Can’t sleep, won’t sleep
30 July 2012
By Maisie Gibson.
Dr Adrian Mayers was interviewed by Clare Shaw of TES magazine on 27 July on his latest study into the sleep patterns of primary school children. The study comes after local teachers began to notice that many children were simply too tired to learn, becoming unresponsive in class or causing disruption with other children.
Concerned with how not getting enough sleep can have adverse effects on children’s education and health. Dr Mayers told TES “It’s clearly a problem and I am certain there are more schools that would also like to find ways to improve the sleep of children attending class” and has begun a series of sleep workshops at Kinson Primary School in Bournemouth. A “pioneer in sleep research”, Mayers and other psychologists will look at how factors such as changes in sleep routines and distractions in bedrooms such as personal TVs can disrupt sleep. Modern attitudes and a failure to monitor electronics usage are obviously contributing problem, parents reporting that their 10 year old will get texts at two in the morning and feel they have to reply or be seen as “not cool”.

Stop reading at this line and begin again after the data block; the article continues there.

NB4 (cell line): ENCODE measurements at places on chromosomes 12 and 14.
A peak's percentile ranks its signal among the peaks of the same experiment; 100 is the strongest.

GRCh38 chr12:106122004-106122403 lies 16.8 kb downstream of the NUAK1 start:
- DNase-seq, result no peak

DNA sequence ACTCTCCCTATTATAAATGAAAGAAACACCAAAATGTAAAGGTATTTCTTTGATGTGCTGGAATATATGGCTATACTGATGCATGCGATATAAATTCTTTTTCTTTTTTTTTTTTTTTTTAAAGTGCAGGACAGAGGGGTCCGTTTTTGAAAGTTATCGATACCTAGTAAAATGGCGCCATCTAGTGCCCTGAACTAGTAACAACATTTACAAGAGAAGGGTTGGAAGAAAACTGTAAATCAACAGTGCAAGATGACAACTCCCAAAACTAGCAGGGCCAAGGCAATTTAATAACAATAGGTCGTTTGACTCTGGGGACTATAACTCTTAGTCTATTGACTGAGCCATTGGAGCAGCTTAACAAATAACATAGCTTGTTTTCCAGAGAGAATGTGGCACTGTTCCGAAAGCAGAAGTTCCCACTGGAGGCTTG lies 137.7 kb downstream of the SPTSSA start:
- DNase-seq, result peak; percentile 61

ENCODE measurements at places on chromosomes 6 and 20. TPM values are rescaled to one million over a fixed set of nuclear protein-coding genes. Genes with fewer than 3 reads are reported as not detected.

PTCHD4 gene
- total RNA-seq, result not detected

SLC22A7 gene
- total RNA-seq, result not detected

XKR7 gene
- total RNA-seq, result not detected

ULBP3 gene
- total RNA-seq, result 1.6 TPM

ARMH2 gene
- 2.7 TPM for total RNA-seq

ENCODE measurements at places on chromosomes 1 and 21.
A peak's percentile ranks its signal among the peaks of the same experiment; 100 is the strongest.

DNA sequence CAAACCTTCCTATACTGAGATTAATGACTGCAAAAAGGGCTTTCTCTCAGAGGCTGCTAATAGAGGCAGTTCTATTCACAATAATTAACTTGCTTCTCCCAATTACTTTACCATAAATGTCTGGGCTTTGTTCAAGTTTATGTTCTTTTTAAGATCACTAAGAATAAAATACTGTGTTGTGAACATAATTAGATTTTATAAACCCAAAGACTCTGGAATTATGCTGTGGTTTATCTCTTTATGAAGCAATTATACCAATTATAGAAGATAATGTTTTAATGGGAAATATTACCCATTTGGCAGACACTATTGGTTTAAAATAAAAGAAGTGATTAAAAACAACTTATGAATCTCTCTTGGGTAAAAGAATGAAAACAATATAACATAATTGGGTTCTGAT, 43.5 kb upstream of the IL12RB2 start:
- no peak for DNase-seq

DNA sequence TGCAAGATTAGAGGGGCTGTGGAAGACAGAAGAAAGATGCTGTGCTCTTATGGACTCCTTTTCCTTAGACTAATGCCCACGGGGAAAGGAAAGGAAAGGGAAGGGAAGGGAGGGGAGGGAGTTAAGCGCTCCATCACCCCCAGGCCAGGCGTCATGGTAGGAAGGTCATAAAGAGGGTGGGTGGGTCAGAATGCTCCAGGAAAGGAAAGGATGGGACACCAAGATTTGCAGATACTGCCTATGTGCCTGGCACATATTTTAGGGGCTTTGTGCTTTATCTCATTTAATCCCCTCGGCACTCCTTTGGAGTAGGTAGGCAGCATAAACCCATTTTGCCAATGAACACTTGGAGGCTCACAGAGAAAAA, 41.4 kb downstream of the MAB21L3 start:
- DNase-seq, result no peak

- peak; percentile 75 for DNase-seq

The article goes on to outline the various health issues that come with prolonged irregular sleep. If people sleep badly as children, it is likely that they will be more affected later in life; “They will tend to be overweight, they will tend to have blood pressure problems and they may well develop diabetes in later life, heart problems, depression, mental health problems”. Such long term health issues would be a large burden on the system, and there is a call for action in primary schools as soon as possible, alongside raising awareness of the issue to the general public-prevention being better than cure. It is hoped that the combination of Dr Mayer’s workshops completed in conjunction with sleep diaries and a stricter enforcement of earlier bedtimes will begin to show positive results soon.
Maisie Gibson, 17, is a student at Budmouth College in Weymouth who is working at Bournemouth University in the Press and PR Department. She joined BU on a Sir Samuel Mico Scholarship, which provides 10 students from her college with essential work experience for four weeks over the summer. For further details about the scholarship can be seen online.
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